Mrs. Harris Goes to Paris is a movie that makes you feel honestly happy, inspired and appreciative, a beautiful fairy tale to share with people you care about

Film Review: Mrs. Harris Goes to Paris

Film Reviews

Mrs. Harris Goes To Paris
Director: Anthony Fabian 

Entertainment One
In Theaters 07.15

In a time when superhero movies abound and the fate of the entire world seems to be at stake in nearly every blockbuster, a story about an unassuming protagonist whose power is simply being a kind and caring person may not seem like enough. As it turns out, Mrs. Harris Goes to Paris shows that it’s more than enough—it’s everything.

In Mrs. Harris Goes To Paris, Lesley Manville (Phantom Thread, Let Him Go, Misbehaviour) plays Ada Harris, a widowed cleaning lady living in London in the early 1950s. Mrs. Harris lives a modest life, coping with the loss of her husband, Mr. Harris in the war by putting everyone else’s needs first and by being an emotional support system for everyone around her. When she sees a couture gown designed by Christian Dior, it becomes her dream to own one. By circumstance or, perhaps, providence, Mrs. Harris comes into money, and she decides to do this one thing for herself. Mrs. Harris sets out for Paris, cash in hand, to buy her dress. Along the way she makes new friends, influences people and discovers that the world famous House of Dior may need her spunk more than she needs their gown.

Anthony Fabian (Skin) directs Mrs. Harris Goes To Paris with an old-fashioned elegance, embracing the throwback qualities of this joyful, feel-good comedy. Manville can do no wrong in my book, and she gives perhaps her most endearing performance to date here. Manville brings so much love and humanity to Ada Harris that the character instantly joins the ranks of heartwarming characters such as George Bailey and Forrest Gump, everyday people with everyday lives whose generous spirit changes everyone they come in contact with. 

It would be easy, then, for Mrs. Harris Goes to Paris to fall victim to schmaltz and become too earnest for its own good, but Fabian and Manville both have enough vision to keep this latest adaptation of Paul Gallic‘s novel from feeling treacly. Isabelle Huppert is marvelous as the tightly wound Claudine Colbert, the haughty woman who is charged with making sure that the House of Dior lives up to its reputation. Huppert’s character mirrors Manville’s own Oscar nominated performance in Phantom Thread such that their interaction feels rich and fascinating. There are a number of terrific supporting performances from tried-and-true veterans like  Jason Isaacs, Anna Chancellor and Lambert Wilson helping to reinforce the stitching on this one. The lesser-known Alba Baptista (Jogo Duplo, Warrior Nun) as Natasha, an up-and-coming fashion model, and Lucas Bravo (Emily in Paris) as André Fauvel, the young accounts manager at Dior, make quite an impression in the film’s requisite romantic subplot. Perhaps the most important player, aside from Manville, is costumer Jenny Beavan (Mad Max: Fury Road, Cruella), whose gorgeous recreations of the classic Dior line are characters in their own right.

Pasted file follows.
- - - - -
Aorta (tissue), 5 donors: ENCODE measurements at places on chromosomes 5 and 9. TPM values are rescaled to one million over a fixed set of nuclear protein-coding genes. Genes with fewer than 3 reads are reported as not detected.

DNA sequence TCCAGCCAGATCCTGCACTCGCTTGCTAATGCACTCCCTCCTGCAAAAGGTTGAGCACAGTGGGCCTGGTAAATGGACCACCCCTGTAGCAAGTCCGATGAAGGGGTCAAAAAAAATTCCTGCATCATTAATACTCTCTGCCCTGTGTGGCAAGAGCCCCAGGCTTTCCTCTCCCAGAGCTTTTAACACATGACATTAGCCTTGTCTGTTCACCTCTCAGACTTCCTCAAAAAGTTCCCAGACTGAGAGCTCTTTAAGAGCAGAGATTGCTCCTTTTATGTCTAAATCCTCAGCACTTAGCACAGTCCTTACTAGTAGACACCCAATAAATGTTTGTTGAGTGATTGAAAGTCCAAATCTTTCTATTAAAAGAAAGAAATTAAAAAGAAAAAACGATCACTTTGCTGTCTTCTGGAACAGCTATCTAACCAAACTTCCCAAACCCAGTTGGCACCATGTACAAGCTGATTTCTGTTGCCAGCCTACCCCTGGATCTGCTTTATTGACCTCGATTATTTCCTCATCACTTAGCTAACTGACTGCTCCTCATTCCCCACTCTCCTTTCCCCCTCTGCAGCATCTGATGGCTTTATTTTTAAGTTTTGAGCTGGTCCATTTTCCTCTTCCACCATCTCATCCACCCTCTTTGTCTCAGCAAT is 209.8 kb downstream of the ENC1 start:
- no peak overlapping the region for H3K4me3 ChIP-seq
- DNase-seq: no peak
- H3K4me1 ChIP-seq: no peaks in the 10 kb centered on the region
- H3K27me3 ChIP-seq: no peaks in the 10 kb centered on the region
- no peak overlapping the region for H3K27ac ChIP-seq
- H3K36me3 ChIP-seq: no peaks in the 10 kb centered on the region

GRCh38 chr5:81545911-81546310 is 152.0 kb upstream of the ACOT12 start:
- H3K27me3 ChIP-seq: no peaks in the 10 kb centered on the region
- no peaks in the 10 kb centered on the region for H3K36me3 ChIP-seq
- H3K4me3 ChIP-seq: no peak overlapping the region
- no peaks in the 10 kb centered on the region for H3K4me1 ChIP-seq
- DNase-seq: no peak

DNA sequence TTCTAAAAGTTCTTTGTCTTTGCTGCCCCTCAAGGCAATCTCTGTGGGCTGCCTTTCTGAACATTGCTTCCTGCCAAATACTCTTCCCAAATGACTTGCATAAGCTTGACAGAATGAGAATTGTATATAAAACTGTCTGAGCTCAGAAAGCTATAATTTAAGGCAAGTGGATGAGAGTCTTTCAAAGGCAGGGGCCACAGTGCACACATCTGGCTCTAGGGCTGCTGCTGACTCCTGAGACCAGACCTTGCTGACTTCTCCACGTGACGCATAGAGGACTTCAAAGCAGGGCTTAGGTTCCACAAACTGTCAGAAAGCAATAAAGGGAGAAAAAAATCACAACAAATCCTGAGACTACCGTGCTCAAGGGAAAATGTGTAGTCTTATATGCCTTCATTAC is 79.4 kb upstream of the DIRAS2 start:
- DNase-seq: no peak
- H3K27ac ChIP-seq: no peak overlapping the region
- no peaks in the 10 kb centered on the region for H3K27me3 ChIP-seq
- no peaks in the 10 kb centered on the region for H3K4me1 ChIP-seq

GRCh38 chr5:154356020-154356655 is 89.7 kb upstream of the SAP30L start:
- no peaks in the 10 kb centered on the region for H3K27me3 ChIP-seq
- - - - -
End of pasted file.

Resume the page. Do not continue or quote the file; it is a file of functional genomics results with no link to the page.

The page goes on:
Mrs. Harris Goes to Paris isn’t the kind of movie you go to see to have your mind blown with effects or to feel like you’ve witnessed next-level artistic daring. It’s a movie that makes you feel honestly happy, inspired and appreciative. It’s a beautiful fairy tale to share with people you care about and a reminder to hold onto your own custom-made dreams, and, more importantly, to your kindness and humanity. –Patrick Gibbs

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